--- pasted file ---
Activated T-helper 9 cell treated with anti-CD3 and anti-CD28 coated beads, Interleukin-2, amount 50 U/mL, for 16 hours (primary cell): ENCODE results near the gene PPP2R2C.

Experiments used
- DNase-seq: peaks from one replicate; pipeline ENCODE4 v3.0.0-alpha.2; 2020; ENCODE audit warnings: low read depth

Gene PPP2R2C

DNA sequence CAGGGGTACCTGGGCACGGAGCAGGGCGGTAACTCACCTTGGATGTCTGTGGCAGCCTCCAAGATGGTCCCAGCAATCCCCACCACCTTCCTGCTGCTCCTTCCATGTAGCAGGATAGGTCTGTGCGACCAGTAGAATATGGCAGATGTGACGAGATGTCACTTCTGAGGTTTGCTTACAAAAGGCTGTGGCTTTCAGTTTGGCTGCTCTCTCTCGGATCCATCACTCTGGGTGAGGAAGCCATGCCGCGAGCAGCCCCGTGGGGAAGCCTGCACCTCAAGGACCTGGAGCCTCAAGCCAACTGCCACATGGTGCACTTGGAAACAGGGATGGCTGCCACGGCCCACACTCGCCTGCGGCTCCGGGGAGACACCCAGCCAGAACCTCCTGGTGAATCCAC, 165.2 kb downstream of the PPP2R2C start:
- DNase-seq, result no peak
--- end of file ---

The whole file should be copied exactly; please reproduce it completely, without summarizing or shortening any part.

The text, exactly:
Activated T-helper 9 cell treated with anti-CD3 and anti-CD28 coated beads, Interleukin-2, amount 50 U/mL, for 16 hours (primary cell): ENCODE results near the gene PPP2R2C.

Experiments used
- DNase-seq: peaks from one replicate; pipeline ENCODE4 v3.0.0-alpha.2; 2020; ENCODE audit warnings: low read depth

Gene PPP2R2C

DNA sequence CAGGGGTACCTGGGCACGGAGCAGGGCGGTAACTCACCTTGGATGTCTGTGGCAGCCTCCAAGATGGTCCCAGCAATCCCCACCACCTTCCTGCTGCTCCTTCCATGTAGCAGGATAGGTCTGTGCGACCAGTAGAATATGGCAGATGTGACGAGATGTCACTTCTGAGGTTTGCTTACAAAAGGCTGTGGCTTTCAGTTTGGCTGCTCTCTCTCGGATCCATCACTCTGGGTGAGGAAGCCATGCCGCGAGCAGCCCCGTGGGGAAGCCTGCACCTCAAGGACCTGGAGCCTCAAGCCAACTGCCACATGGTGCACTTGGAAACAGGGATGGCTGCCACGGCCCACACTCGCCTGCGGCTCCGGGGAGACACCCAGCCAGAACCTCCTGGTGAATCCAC, 165.2 kb downstream of the PPP2R2C start:
- DNase-seq, result no peak